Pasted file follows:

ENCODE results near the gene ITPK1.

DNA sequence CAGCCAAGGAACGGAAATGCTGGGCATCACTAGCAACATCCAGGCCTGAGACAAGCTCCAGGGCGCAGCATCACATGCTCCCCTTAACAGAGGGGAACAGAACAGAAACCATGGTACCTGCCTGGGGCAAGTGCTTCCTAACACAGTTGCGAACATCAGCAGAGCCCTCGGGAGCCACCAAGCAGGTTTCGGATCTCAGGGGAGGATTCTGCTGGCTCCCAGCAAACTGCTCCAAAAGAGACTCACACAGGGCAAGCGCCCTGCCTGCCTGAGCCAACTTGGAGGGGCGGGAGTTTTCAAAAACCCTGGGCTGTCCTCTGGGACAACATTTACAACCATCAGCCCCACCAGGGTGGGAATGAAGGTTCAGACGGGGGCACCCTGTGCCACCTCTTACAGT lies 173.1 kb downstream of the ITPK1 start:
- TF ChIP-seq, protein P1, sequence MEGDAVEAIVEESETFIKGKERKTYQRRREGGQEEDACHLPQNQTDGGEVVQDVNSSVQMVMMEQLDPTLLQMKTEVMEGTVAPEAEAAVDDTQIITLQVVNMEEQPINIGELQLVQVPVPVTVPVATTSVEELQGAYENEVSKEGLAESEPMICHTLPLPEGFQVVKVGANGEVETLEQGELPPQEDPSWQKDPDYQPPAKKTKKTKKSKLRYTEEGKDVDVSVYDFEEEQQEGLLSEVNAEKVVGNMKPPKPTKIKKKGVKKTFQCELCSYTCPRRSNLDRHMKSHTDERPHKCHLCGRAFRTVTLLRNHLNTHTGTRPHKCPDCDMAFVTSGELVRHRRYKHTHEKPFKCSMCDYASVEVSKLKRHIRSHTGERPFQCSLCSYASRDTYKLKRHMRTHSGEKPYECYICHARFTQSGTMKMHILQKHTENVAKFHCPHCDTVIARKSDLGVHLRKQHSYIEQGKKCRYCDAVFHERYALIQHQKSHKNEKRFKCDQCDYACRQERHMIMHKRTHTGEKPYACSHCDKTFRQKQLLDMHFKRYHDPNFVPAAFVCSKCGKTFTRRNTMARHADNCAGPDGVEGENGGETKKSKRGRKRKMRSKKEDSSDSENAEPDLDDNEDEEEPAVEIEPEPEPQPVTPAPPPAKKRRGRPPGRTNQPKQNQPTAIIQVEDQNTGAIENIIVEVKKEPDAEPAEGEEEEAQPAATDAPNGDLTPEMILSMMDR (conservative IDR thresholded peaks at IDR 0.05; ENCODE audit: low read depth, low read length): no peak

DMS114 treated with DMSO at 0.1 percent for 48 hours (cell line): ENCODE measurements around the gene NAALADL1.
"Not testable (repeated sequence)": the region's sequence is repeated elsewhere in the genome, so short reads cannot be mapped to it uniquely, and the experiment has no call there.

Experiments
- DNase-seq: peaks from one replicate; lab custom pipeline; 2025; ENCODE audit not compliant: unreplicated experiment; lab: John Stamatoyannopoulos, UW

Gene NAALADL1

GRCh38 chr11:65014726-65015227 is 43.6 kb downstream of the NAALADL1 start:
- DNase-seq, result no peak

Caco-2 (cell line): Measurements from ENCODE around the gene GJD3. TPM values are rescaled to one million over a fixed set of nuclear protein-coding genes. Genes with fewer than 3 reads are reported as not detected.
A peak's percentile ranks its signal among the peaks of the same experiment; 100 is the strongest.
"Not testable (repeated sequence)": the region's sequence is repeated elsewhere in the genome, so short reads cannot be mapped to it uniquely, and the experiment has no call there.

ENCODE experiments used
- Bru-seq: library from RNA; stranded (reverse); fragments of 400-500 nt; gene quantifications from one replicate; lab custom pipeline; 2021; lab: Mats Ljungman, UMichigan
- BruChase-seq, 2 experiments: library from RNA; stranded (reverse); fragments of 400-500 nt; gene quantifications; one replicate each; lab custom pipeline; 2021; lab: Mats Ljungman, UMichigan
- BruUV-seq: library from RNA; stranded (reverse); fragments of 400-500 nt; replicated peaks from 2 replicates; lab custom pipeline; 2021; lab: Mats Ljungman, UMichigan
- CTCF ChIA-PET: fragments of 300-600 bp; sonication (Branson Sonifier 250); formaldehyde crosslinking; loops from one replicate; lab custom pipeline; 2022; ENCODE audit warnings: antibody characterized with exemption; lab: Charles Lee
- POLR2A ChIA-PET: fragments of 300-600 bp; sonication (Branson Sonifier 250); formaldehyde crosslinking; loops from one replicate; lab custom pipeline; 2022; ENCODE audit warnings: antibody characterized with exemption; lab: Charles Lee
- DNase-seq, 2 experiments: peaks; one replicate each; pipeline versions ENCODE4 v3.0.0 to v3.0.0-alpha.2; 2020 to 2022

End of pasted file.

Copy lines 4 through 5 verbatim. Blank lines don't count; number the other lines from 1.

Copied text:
DMS114 treated with DMSO at 0.1 percent for 48 hours (cell line): ENCODE measurements around the gene NAALADL1.
"Not testable (repeated sequence)": the region's sequence is repeated elsewhere in the genome, so short reads cannot be mapped to it uniquely, and the experiment has no call there.